He was also a living nightmare of hostility; he argued with everyone, dissenters and disciples alike. His aggression assumed titanic proportions but was often expended on the pettiest disputes. This was essentially because he was so dogmatic; he brooked no opposition, and yet his judgements were sweeping to say the least: ‘Except for Shakespeare, the Elizabethans don’t matter’ his lecture notes read. ‘The Prophetic Books [by Blake] a disaster. Nothing in them.’ So crude and unjustified a dismissal can hardly warrant the name of criticism, and yet these were edicts for Leavis, and if you didn’t agree with him, you were against him and in for an extremely unpleasant time. Authors, books, other critics, were so many skittles lined up and waiting for the bowling ball of Leavis’s criticism to mow them down, but the one person who escaped all analysis was Leavis himself. He fell completely beyond the arc of his waspish brain and acid tongue and so he seemed utterly confused by the reception he sometimes got. It took twenty years before Cambridge University actually gave him a lectureship, a fact that left Leavis baffled and embittered rather than regretting the disputes he had scattered in his wake and that had cost him a number of teaching jobs. As he grew older, paranoia inevitably took its toll, and the true underlying nature of Leavis’s vituperation became apparent in the later writings in which he was simply unhinged and unreadable. Once the insight had been lost, only the relentless aggression remained.
The spirit of Leavis lingers on in Cambridge, but my response to it has changed radically over the years. I ceased to find grumpy critics intimidating and discovered instead a reflex reaction of pity and distaste. They seem to stand for all I think is wrong with writing about literature, arbitrary disputes laced with hysteria, the creation of pointless ghettos, self-righteous sneering thinly disguised as intellectual superiority, tantrums about issues so unimportant in the global scale of things that I start to wonder myself about the point of what we do. But looking back at Leavis’s life, it’s actually easy to see what the histrionics gained him. Before he came along, the study of literature was in the hands of aristocratic dilettantes, and it was a mushy, unimpressive sort of intellectual discipline. Leavis came from a very different class to those old men of letters; he came from a social stratum of grafters and fighters, where you had to push for what you wanted and keep an eye out for all the people who would bring you down. By picking fights over what literary studies ought to be, he not only drew attention to those studies, he started to get people hot under the collar about them. For instance, if I said to you that your liking for Virginia Woolf showed poor taste, that she was a pointless and puerile writer without a shred of worth in her novels, that she mangled English syntax and had no interest in any of the important issues of her time, you might well be offended. Not to mention defensive of poor old Virginia. In fact, if you had any feelings in the matter at all, it wouldn’t be long before you were hastening to the shelf to fetch your copy of Mrs Dalloway and flicking through to the scenes where Woolf advocates powerfully for the victims of shell-shock, or blowing the dust off Orlando to prove that she was interested in gender politics. If I told you, as Leavis argued, that your moral worth could be gauged by the sensitivity of your literary responses, and that together we were protecting society from its barbaric elements by celebrating the glory of literature, then the stakes of any little dispute would rise sky high.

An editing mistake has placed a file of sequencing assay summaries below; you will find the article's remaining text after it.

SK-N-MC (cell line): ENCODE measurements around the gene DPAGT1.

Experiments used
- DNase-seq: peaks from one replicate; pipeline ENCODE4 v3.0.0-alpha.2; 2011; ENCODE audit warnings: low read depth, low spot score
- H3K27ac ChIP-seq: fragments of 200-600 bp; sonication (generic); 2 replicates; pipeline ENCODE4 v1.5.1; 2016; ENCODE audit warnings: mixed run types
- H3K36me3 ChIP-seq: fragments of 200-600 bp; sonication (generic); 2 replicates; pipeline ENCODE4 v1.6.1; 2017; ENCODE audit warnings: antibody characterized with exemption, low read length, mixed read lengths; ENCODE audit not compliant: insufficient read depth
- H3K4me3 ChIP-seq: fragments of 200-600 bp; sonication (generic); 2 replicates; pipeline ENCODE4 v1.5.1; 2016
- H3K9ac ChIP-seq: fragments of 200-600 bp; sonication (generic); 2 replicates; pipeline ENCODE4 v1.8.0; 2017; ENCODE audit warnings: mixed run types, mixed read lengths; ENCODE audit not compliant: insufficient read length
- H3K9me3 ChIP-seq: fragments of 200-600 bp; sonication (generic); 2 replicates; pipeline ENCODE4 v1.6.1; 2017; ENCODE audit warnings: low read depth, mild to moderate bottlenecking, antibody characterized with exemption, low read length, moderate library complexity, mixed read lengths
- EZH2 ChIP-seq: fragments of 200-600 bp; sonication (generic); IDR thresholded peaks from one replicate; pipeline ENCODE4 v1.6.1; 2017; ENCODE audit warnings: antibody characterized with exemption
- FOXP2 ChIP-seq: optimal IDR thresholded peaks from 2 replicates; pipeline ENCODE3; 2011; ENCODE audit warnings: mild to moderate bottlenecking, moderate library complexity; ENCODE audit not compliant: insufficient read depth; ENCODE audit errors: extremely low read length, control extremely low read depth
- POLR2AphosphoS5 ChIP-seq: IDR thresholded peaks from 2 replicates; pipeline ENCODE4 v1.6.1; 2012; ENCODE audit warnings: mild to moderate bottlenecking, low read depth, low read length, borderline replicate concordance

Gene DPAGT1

I don’t think for a moment that Leavis consciously calculated the effect he had. He suffered terribly from shellshock after the First World War, in which he was a medical orderly, and the experience both destroyed part of his character and elevated literature in his mind to the role of saviour. Like so many sensitive people who feel the horrifying approach of madness, I think he kept himself sane by turning that creeping negativity outwards. But he did confuse literature with religion, and made his studies into a sect and his students into disciples. What fell outside the reach of his teachings was inevitably heresy and those who disagreed with him were instantly excommunicated. It’s hard to distinguish the work of spirituality in such circumstances from the baser quest for power. And power-mongering, while it may make critics feel special, is also what keeps them isolated, embattled and friendless, as the case of Leavis so comprehensively showed.